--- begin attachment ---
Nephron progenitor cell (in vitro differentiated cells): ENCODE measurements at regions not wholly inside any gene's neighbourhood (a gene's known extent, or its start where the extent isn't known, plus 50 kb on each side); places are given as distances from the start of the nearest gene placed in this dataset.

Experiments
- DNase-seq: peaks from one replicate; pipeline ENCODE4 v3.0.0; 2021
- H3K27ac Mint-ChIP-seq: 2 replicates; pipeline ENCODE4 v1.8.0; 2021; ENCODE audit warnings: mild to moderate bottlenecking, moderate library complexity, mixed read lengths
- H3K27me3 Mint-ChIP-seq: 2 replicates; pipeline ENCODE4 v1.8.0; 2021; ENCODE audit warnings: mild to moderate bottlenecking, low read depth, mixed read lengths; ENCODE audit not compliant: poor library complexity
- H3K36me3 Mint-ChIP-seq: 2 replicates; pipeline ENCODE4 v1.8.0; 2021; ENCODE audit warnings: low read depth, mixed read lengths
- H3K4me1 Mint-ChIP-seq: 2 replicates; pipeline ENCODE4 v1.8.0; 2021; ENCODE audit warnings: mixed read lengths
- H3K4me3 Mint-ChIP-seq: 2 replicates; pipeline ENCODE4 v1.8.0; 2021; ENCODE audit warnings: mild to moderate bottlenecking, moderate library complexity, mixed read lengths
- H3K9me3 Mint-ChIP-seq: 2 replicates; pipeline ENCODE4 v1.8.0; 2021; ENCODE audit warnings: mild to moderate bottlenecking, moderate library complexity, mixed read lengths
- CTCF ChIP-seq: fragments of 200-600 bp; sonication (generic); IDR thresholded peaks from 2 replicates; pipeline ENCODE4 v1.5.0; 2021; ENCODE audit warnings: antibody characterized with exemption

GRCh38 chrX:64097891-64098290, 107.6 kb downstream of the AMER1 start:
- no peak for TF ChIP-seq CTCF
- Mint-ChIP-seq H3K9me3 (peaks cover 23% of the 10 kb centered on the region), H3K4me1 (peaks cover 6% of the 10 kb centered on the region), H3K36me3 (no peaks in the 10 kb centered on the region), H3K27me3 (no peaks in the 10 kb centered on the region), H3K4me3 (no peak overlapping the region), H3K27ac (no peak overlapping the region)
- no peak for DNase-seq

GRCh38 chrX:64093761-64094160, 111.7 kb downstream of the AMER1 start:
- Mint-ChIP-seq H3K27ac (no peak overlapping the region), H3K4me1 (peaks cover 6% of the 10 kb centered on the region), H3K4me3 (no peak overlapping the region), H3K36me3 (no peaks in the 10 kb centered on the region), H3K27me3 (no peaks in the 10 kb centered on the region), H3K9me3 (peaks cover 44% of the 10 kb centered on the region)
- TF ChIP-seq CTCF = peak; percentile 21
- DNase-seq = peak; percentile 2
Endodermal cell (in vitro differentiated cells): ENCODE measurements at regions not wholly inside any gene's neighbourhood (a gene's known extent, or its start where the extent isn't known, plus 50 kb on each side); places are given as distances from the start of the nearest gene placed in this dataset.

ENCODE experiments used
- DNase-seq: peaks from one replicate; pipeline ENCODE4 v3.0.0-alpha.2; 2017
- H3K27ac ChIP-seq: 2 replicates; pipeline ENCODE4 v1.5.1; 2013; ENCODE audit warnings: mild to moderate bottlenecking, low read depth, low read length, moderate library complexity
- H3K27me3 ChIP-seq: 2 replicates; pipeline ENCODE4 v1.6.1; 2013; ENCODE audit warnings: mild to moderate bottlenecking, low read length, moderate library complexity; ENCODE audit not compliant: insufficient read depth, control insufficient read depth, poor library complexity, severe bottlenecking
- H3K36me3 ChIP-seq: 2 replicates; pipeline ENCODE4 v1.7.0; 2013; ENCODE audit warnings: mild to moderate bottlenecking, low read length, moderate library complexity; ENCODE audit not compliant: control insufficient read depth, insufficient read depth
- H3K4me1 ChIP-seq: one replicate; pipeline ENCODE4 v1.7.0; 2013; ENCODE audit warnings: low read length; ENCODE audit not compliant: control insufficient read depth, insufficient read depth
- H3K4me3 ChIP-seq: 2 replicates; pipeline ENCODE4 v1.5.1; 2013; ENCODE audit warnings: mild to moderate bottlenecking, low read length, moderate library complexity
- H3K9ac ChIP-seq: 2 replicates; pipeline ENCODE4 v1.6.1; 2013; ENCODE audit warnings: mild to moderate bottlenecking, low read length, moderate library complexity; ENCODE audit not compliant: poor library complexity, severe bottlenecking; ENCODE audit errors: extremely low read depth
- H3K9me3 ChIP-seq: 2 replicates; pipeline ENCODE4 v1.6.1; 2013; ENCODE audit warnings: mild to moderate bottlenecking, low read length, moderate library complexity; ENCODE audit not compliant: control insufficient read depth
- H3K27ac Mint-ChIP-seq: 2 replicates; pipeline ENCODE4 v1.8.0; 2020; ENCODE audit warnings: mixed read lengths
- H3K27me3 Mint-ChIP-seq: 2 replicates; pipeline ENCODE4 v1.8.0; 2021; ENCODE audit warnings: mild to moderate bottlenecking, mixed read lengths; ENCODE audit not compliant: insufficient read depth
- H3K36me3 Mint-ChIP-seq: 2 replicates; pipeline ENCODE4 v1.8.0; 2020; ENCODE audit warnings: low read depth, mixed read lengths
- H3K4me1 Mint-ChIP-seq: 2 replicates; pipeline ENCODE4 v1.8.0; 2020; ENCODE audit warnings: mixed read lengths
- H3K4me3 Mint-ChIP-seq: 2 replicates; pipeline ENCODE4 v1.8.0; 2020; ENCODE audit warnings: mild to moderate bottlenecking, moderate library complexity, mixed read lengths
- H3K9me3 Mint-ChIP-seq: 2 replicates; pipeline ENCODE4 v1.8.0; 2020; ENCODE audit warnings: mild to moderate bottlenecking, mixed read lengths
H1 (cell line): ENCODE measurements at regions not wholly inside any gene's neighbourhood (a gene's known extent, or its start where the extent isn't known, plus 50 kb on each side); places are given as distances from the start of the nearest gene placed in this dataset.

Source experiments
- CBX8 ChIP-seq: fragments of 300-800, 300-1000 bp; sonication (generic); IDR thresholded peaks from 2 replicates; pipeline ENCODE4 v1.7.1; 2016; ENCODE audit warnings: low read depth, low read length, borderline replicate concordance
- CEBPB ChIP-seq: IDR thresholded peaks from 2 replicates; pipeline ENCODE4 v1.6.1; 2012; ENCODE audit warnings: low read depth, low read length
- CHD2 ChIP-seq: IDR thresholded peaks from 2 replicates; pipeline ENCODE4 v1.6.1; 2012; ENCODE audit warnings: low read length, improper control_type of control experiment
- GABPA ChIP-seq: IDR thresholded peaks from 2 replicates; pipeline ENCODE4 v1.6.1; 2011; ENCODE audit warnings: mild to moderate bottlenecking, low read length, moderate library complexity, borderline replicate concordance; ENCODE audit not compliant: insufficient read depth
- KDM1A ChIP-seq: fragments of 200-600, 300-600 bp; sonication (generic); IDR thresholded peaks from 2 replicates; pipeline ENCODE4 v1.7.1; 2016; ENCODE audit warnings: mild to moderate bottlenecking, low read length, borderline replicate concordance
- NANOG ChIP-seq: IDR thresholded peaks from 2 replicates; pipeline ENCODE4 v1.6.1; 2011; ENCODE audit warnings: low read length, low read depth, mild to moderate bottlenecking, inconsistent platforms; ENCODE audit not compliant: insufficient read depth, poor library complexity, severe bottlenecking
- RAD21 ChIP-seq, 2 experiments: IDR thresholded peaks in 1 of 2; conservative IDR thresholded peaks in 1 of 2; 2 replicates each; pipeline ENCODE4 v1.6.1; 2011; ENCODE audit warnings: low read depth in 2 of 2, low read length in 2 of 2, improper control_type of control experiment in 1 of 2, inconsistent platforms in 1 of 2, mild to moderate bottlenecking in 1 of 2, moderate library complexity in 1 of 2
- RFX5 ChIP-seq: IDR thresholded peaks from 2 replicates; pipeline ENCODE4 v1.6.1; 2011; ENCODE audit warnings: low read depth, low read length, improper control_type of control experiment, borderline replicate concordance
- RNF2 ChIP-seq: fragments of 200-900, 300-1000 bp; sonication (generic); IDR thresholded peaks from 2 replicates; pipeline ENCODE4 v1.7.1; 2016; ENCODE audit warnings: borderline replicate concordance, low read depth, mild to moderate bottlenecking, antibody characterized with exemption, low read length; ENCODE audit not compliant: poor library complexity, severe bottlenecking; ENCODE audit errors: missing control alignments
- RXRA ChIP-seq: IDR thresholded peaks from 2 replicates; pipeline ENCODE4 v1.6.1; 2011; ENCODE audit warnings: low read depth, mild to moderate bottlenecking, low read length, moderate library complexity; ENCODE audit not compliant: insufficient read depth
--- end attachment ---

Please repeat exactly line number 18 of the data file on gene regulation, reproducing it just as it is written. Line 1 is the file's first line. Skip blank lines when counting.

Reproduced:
- DNase-seq = peak; percentile 2